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The Planetary Post - Feb 2016

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Hello, Robert Picardo here.

As you may have heard, I’m now a proud member of the Planetary Society Board of Directors and along with that I’ve decided to kick off a new series called The Planetary Post. This is a monthly newsletter/video of the most notable space happenings sent directly to your electronic mailboxes. Bill Nye was my first guest. Take a look at the video.

Here are links with more info about everything in the video and more:

ExoMars: Launching March 14th. The European Space agency is looking for trace gases in the Martian atmosphere. Explore the ExoMars official mission overview for more information.

Space Advocacy Blitz: Our Space Policy team is headed to Washington D.C. on Feb. 22nd and 23rd to support space exploration — see what they did last year in the 2015 episode of The Space Advocate.

Planet 9: Have you heard? There may be an undiscovered super-Earth at the edge of our solar system. Sorry Pluto, there’s a new Planet 9. Konstantin Batygin and Mike Brown are the team responsible for Planet 9 and they visited Planetary Radio.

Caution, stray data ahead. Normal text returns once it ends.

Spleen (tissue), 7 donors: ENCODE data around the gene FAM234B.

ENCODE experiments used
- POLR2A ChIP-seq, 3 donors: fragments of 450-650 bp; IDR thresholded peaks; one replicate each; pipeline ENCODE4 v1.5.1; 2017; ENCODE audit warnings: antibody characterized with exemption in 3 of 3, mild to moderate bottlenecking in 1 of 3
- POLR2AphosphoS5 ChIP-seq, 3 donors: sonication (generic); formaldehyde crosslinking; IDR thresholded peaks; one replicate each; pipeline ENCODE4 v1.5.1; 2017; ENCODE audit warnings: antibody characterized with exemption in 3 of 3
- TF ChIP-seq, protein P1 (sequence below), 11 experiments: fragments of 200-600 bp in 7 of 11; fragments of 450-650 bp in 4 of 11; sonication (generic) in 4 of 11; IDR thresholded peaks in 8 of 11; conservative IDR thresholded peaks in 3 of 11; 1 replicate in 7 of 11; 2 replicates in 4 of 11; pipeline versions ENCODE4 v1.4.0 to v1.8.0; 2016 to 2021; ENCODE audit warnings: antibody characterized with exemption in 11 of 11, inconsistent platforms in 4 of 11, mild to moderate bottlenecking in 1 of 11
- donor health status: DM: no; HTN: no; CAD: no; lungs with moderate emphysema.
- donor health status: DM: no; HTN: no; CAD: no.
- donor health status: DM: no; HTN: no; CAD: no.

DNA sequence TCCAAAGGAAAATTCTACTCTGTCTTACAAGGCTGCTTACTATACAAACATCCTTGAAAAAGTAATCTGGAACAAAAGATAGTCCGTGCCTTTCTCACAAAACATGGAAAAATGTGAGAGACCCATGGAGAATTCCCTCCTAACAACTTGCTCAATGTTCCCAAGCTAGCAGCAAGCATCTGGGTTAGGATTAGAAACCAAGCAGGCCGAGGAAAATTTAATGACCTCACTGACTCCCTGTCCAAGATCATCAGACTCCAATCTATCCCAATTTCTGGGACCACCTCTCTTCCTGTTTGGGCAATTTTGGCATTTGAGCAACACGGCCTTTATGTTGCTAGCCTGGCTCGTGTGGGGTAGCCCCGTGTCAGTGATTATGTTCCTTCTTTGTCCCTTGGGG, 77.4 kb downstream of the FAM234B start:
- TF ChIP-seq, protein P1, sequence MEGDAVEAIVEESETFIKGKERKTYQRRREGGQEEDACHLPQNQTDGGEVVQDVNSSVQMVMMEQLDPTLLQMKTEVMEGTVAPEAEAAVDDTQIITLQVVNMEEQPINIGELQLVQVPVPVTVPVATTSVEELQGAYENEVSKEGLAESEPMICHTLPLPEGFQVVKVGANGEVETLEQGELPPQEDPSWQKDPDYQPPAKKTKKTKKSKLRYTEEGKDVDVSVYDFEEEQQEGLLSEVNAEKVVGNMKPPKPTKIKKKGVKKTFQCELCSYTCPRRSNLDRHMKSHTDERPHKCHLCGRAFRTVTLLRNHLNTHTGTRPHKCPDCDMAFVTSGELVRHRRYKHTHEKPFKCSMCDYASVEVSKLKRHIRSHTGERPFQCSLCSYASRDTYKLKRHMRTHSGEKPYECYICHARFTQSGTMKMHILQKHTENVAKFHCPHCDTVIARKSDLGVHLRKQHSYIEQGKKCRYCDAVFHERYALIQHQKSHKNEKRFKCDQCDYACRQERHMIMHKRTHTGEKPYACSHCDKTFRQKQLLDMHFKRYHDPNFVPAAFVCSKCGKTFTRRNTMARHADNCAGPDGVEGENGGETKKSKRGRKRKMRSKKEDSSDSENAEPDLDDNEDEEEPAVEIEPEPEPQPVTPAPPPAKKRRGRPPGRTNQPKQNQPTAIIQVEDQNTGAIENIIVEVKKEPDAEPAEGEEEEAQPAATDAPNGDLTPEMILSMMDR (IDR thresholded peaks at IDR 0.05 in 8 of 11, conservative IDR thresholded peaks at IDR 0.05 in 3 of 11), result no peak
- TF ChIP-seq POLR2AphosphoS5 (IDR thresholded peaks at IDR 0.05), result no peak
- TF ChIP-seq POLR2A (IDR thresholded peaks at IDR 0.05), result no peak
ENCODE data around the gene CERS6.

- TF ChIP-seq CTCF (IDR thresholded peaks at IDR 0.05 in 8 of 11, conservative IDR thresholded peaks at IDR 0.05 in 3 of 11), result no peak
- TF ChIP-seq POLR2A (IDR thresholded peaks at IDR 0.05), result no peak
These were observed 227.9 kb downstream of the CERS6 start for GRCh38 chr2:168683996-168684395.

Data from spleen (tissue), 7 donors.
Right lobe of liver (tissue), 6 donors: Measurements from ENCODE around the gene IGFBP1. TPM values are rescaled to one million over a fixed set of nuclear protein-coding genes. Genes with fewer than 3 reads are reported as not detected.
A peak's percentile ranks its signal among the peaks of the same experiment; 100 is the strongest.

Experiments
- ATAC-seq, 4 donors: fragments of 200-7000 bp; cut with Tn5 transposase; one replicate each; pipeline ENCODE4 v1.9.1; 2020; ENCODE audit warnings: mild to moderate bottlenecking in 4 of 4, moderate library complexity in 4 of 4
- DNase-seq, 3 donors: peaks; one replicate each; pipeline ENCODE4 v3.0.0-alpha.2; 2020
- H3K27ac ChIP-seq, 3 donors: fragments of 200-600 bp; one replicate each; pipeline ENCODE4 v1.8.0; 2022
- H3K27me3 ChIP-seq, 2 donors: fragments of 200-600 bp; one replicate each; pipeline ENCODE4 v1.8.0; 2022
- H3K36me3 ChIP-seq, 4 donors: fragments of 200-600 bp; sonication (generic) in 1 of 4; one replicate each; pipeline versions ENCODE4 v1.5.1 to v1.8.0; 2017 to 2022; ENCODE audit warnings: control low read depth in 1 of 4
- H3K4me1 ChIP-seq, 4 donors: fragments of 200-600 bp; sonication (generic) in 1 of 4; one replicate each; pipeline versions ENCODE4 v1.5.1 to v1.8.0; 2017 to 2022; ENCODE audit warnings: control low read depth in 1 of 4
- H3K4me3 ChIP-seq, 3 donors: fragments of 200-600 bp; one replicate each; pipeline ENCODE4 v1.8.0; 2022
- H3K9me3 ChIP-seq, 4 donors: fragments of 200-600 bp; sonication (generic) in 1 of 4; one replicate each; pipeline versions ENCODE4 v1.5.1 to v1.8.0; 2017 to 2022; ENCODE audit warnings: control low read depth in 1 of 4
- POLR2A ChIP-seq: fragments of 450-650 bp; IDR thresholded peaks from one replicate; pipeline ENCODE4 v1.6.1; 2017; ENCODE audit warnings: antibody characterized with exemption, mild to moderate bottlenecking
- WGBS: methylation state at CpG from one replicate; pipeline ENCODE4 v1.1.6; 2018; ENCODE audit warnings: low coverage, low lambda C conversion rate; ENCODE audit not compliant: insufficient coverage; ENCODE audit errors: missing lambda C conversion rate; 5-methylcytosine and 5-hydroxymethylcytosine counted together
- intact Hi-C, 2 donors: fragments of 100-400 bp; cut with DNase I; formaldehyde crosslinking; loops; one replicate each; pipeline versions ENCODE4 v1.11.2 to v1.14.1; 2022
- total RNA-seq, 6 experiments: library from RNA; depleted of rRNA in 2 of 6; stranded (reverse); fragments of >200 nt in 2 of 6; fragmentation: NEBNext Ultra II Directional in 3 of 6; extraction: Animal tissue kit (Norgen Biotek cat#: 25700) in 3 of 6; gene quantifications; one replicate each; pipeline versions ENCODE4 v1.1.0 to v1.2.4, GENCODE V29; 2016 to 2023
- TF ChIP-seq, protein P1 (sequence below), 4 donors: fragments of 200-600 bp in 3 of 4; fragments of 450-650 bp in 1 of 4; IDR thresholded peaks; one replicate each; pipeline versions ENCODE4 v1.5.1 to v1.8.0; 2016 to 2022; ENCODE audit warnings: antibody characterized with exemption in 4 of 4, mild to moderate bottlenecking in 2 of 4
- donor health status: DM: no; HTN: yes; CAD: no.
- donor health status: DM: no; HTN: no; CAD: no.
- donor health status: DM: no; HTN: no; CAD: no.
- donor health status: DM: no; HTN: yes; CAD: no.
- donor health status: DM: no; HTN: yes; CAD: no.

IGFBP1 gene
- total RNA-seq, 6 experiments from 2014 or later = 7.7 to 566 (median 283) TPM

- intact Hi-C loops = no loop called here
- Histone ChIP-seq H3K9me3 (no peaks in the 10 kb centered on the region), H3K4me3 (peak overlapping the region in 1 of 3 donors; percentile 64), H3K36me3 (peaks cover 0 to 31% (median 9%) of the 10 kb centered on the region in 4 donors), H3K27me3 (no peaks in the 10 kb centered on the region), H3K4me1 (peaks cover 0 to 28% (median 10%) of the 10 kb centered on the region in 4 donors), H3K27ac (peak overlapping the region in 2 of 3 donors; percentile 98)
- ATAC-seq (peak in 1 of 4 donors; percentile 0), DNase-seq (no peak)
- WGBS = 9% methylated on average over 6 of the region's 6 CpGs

Gravitational Waves: A hundred years ago, Albert Einstein predicted the existence of moving ripples in space and time. They are not only fascinating, but potentially very useful to astrophysics. Here are the details on last week’s discovery of gravitational waves.

OK Go Music Video: Putting the A in S.T.E.A.M., The Planetary Society is a nonprofit partner of the new zero-g music video from OK Go.

You can click the image below to download a breathtaking high-resolution copy this month’s Picardo’s Pic.

In Saturn's Shadow (2006)

NASA / JPL / SSI

In Saturn's Shadow (2006)
With giant Saturn hanging in the blackness and sheltering Cassini from the sun's blinding glare, the spacecraft viewed the rings as never before, revealing previously unknown faint rings and even glimpsing its home world.

I hope you enjoyed the first issue of The Planetary Post. See you next month!

Robert Picardo

Robert Picardo
Board Member, The Planetary Society

Comments:

Sunborn: 02/17/2016 08:48 CST

If this image is correct, our ideas of the extent of Saturn's rings have been altered once again. Hurrah for science!

Nick: 03/05/2016 01:28 CST

That is the beauty of Astronomy and Astro-Physics/Quantum Mechanics we are always finding out new things that change our understanding of the Universe!

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